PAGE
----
Sunday, January 17, 2010
VATICAN - JEWS
In an emotionally charged atmosphere of brotherhood, Benedict XVI met with the Jewish community of Rome. A tribute to the victims of the Shoah and terrorism. Only a slight hint of controversy about Pius XII. The urgent need to work and witness together the Ten Commandments, "a 'great code' of ethics for all humanity.
Rome (AsiaNews) - Benedict XVI's visit to the Jewish community of Rome was held in an atmosphere of brotherhood and emotion. In his speech before the community gathered in the synagogue, the pope emphasized that "the most authentic spiritual attitude to experience this special and happy moment of grace [is] to praise the Lord .... for granting us this opportunity to come together to strengthen the bonds which unite us. "
In the days preceding the visit, there was strong debate within the Italian Jewish community on whether or not attend the meeting with the pope. The controversy is linked to the figure of Pius XII, for whom Benedict XVI has approved the "heroic virtues" opening the door to his beatification. For many Jews, Pacelli is accused of remaining "silent" in front of the Nazi extermination. The Vatican at the time stated that recognizing the heroic virtues of Pope does not include historical analysis on the life of Pius XII, which will only become possible with increased historical acquisitions. Because of differences in opinion, some Italian rabbis decided not to attend today's meeting with the pontiff.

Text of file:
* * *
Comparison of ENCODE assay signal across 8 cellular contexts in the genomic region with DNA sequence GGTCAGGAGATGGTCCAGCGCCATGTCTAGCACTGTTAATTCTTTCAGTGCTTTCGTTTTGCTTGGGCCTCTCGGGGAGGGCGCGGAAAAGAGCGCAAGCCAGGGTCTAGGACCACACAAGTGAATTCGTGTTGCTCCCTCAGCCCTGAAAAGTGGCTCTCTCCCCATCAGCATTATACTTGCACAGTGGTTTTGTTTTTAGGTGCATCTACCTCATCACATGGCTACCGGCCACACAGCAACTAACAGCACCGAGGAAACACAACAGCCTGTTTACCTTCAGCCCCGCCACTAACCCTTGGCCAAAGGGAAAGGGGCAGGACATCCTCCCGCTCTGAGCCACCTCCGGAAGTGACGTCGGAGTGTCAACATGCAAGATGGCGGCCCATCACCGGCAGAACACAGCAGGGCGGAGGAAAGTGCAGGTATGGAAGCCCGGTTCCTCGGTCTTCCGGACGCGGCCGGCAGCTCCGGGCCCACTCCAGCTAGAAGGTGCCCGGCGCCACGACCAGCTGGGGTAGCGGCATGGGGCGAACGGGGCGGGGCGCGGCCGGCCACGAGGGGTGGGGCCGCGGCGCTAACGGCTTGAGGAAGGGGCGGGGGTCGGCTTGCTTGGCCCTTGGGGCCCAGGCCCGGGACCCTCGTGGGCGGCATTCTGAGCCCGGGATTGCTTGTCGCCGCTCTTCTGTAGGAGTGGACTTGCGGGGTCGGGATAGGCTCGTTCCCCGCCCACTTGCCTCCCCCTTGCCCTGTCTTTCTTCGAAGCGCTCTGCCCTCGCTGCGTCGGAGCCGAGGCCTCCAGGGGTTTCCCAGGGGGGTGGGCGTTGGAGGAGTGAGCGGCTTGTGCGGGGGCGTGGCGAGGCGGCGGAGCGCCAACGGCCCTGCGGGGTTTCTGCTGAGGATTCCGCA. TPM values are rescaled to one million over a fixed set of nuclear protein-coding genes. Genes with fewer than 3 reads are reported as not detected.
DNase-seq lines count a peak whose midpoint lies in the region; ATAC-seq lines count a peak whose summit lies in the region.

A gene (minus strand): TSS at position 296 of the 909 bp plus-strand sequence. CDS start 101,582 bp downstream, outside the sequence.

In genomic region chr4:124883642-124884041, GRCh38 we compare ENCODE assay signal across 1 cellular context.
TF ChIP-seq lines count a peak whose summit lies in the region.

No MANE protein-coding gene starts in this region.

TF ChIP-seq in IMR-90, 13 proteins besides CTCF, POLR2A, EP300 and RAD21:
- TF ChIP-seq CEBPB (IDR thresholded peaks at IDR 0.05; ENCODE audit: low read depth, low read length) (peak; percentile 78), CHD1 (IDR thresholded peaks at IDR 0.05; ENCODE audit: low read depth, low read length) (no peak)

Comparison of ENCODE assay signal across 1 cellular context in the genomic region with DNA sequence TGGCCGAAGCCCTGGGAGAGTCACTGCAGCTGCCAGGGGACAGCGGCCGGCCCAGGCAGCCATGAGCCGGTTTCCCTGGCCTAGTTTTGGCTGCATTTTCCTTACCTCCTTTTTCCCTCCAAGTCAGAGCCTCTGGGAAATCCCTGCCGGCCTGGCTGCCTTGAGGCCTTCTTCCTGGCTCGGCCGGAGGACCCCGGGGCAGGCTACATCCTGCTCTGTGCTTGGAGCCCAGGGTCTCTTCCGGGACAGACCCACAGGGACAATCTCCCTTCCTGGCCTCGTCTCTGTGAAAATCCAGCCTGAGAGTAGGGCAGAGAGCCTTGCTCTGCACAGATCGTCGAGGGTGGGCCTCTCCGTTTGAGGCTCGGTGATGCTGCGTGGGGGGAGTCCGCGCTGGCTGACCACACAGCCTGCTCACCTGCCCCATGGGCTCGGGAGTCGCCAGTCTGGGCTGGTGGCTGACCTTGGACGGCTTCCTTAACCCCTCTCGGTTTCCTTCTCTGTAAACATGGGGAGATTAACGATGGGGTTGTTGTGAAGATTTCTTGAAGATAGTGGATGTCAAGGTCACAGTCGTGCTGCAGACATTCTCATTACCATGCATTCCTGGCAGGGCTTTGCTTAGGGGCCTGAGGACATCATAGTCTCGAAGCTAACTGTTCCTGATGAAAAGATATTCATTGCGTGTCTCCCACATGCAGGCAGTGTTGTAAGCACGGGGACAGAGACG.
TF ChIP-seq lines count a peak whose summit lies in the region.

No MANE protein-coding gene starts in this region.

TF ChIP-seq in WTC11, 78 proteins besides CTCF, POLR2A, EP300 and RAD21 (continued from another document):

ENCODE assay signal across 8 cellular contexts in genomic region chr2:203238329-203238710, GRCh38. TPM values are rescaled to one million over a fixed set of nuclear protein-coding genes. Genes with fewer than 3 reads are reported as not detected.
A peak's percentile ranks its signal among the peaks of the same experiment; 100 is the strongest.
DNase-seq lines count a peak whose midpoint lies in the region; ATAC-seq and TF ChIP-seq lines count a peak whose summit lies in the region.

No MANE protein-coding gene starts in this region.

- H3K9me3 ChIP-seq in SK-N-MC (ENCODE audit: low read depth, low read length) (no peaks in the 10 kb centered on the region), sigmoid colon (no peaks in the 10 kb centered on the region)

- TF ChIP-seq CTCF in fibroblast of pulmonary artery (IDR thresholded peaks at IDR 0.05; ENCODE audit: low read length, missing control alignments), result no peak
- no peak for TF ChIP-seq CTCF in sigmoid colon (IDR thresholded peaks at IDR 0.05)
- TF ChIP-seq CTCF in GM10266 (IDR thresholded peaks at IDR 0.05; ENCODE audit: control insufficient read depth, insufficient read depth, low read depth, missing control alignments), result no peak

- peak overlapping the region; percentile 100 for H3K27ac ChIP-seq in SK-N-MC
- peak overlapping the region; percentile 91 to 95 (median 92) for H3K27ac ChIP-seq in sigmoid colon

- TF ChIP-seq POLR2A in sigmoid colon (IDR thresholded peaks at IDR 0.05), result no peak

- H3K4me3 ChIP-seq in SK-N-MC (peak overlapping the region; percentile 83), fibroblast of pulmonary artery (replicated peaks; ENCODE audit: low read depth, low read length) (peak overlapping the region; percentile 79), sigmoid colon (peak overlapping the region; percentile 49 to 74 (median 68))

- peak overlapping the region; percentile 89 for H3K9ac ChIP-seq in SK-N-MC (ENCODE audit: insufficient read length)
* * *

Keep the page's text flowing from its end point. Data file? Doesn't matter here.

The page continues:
This controversy was given some evidence in the speeches today, mostly in that of Riccardo Pacifici, president of the Jewish community of Rome, who, while thanking the many Catholics who helped Jews during the murder, described the silence of Pius XII as "too painful".
Riccardo di Segni, Chief Rabbi of Rome, was more discreet and remembering the victims of the Holocaust, said that "the silence of God" is an incomprehensible mystery", but "the silence of men" is something that must be judged.
Benedict XVI’s speech did not give way to controversy, he spoke of "many remained indifferent, but many, including Italian Catholics, sustained by their faith and by Christian teaching, reacted with courage, often at risk of their lives, opening their arms to assist the Jewish fugitives who were being hunted down, and earning perennial gratitude". He added: "Even the Apostolic See itself provided assistance, often in a hidden and discreet way”. The Pope arrived around 16.30 (Rome time) in the area which once the Jewish ghetto was located and where today the synagogue stands, known as the Great Temple. First he honoured the plaque, near the Octavian Portico, that commemorates the deportation of 16 October 1943, placing a wreath in tribute to victims of the Holocaust.
From CNS Blog, "Pope at Rome synagogue: ‘May these wounds be healed forever!’"
From NPR, "Pope: Vatican Helped Jews During World War II"
From CNA, "Pope's synagogue visit marked by mutual respect"
From Zenit, "Papal Address at Synagogue of Rome"
From Boston Herald, "Pope defends Pius against Jewish critics"
From Times Online, "Anger over wartime pontiff Pius XII overshadows Pope’s synagogue visit"
And also from Yahoo! News:
Associated Press Sun Jan 17, 3:02 PM ET
In this photo released by the Vatican's L'Osservatore Romano newspaper, Pope Benedict XVI is seen during his visit to Rome's synagogue Sunday, Jan. 17, 2010. (AP Photo/ Osservatore Romano, Ho)